Guest blog written by Sam Parker, Vice President of Heartland Credit Restoration (formerly CreditAbility). For more information or further questions email Sam at email@example.com or visit www.heartlandcreditrestoration.com.
Many people are under the impression that paying off a collection, charge off, or profit and loss will increase their credit scores. Unfortunately, not only will your scores NOT increase but they will actually GO DOWN! It seems a little backward right? You pay a debt and you get dinged for it.
Here’s why! Once a debt goes to collection, the balance is no longer a factor. This means that technically a $5 collection will hurt you just as much as a $5000 collection. The only real factors that matter to your credit scores once a debt has been placed for collection are the DATE OF LAST ACTIVITY and the M.O.P RATING attached to the item. (I’ll explain MOP ratings in the next discussion) .
For the sake of this discussion lets pretend that you have a collection which was last active in October of 2005, this item would have a “9” rating attached, which is negative.
As time passes between present day and the date of last activity this negative item hurts your credit less and less. When you pay this negative item it updates the date of last activity to the current month and year HOWEVER the 9 rating attached to this item remains the same. What does this mean for you and your credit score? It goes down because to the scoring algorithms it appears that a new 9 rated (negative) account just hit your credit.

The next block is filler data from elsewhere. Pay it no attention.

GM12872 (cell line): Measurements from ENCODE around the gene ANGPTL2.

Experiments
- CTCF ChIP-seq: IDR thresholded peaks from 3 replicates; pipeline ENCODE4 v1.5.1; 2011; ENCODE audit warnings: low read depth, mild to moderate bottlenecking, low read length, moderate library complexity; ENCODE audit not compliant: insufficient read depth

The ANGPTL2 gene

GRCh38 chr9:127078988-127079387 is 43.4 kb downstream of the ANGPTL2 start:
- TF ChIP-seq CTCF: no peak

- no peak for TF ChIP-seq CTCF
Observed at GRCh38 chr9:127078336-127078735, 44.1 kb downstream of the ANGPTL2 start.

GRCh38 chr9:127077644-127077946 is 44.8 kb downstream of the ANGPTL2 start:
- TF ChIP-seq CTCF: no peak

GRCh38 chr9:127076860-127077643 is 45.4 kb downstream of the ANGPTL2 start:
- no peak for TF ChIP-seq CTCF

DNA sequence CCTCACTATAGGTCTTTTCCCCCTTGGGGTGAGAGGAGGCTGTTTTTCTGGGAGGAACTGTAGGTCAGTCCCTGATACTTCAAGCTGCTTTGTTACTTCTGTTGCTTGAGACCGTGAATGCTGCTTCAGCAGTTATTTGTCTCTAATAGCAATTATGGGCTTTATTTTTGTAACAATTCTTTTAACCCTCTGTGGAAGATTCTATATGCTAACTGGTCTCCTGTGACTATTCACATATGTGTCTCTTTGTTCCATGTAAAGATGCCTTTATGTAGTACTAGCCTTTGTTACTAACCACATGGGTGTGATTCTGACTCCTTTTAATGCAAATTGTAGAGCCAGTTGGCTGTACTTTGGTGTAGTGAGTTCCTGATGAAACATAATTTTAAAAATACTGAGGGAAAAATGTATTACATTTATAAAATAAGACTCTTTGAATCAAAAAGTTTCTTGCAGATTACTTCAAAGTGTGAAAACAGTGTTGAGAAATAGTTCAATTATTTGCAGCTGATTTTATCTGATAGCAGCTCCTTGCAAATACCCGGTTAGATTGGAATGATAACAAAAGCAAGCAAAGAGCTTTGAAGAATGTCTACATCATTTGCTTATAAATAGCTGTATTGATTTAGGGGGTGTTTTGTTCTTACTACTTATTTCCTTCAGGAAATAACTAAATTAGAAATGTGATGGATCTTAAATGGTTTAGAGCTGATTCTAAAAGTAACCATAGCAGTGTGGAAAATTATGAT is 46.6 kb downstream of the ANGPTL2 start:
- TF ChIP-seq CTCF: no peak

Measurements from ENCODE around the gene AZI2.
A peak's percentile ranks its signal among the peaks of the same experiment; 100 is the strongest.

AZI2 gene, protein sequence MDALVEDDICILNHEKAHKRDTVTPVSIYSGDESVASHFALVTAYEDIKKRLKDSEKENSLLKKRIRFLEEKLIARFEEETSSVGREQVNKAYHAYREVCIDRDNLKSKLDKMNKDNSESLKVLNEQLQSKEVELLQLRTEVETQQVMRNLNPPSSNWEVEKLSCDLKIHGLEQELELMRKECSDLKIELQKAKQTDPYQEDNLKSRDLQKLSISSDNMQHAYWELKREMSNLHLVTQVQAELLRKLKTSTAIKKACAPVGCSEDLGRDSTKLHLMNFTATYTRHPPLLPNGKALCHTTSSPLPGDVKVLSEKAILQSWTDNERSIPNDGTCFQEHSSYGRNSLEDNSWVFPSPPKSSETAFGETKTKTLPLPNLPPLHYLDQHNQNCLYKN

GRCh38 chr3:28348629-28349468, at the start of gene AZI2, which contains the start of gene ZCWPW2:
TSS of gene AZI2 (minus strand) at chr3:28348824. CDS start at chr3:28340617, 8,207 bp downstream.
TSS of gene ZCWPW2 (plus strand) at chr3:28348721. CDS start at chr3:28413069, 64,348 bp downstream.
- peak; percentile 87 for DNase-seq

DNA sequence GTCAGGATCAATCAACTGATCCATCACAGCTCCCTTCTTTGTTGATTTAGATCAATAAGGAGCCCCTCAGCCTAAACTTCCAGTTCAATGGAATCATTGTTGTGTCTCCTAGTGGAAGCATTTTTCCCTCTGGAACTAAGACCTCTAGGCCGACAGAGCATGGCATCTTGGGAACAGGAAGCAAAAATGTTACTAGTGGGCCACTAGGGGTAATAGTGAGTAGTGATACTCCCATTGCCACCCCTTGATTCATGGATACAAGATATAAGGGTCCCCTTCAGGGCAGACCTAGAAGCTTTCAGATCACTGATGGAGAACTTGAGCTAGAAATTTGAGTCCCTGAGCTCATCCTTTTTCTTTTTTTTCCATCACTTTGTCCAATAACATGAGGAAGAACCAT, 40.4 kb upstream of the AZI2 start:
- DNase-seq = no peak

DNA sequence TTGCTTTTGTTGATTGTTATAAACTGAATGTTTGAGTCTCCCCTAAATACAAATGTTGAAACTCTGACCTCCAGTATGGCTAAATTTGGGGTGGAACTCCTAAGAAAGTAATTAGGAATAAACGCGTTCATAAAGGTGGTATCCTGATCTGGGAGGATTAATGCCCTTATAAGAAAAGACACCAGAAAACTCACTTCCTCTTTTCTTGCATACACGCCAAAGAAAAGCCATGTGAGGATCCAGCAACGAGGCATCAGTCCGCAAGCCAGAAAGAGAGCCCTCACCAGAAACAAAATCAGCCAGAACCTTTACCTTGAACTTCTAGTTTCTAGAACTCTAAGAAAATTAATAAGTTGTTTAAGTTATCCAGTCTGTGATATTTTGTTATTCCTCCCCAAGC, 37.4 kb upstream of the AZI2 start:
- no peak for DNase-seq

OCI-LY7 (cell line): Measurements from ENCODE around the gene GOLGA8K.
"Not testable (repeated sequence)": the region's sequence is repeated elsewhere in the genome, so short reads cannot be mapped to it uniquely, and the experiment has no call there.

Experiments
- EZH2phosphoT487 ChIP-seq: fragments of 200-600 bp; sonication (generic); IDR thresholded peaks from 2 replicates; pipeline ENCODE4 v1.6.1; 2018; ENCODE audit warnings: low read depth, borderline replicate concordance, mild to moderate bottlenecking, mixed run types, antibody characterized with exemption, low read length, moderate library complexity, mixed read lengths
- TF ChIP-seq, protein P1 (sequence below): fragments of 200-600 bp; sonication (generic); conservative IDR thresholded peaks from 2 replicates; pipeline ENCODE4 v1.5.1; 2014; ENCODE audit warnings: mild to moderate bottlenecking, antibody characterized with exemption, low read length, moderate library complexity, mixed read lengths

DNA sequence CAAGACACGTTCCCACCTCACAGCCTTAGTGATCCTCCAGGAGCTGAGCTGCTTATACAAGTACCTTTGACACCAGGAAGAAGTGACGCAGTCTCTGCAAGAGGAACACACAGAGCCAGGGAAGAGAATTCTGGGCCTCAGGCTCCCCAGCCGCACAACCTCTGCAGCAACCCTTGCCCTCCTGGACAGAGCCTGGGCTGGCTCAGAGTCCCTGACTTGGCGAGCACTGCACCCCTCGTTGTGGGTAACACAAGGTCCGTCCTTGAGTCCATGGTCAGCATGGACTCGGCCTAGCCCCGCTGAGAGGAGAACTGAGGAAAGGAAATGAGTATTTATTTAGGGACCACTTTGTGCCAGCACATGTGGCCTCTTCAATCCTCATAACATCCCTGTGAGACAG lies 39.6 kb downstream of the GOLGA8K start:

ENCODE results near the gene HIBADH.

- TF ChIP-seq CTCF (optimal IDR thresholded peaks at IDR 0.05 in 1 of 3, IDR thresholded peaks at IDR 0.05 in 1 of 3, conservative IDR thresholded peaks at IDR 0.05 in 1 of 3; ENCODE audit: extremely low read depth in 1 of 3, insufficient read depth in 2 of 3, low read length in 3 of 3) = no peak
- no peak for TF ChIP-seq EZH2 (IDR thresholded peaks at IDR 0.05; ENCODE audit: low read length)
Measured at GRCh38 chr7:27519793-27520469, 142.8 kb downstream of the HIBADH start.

Some might say it’s best to NOT pay collection then. Unfortunately if left unpaid for too long, most collections will go to a Judgment status, meaning that this debt is confirmed by a court and must be paid.
So what can you do to avoid a mess like this? Get it in writing! If you’re going to pay a collection first get something in writing from the creditor stating that once your debt has been paid, they will either remove this negative item from the credit or update the item to an “unrated status”.
I hope this helps! Feel free to ask questions!
As you’re looking through the credit report what you want to pay attention to is the “rating column.” As most of you know there is a rating system which goes 0-9. It will usually looking something like R9, I9, I1, I9, etc…. The letters before the number are referring to the type of account….R meaning Revolving, I meaning Installment, etc. The number following the letter refers to its status. Below I have listed what each number means.
R0 – Too new to rate. Approved but not used.
R1 – Pays within 30 days of billing or as agreed.
R3 – Pays in more than 30 days, but less than 60 or when next payment is due.
R4 – Pays in more than 60 days, but less than 90 or when two payments are due.
R5 – Account is at least 120 days past due but is not yet rated R9.
R6 – No rating exists.
R7 – Paid through a consolidation order, consumer proposal or credit counseling debt management program.
R8 – Repossession
R9 – Bad debt, or placed for collection or bankruptcy
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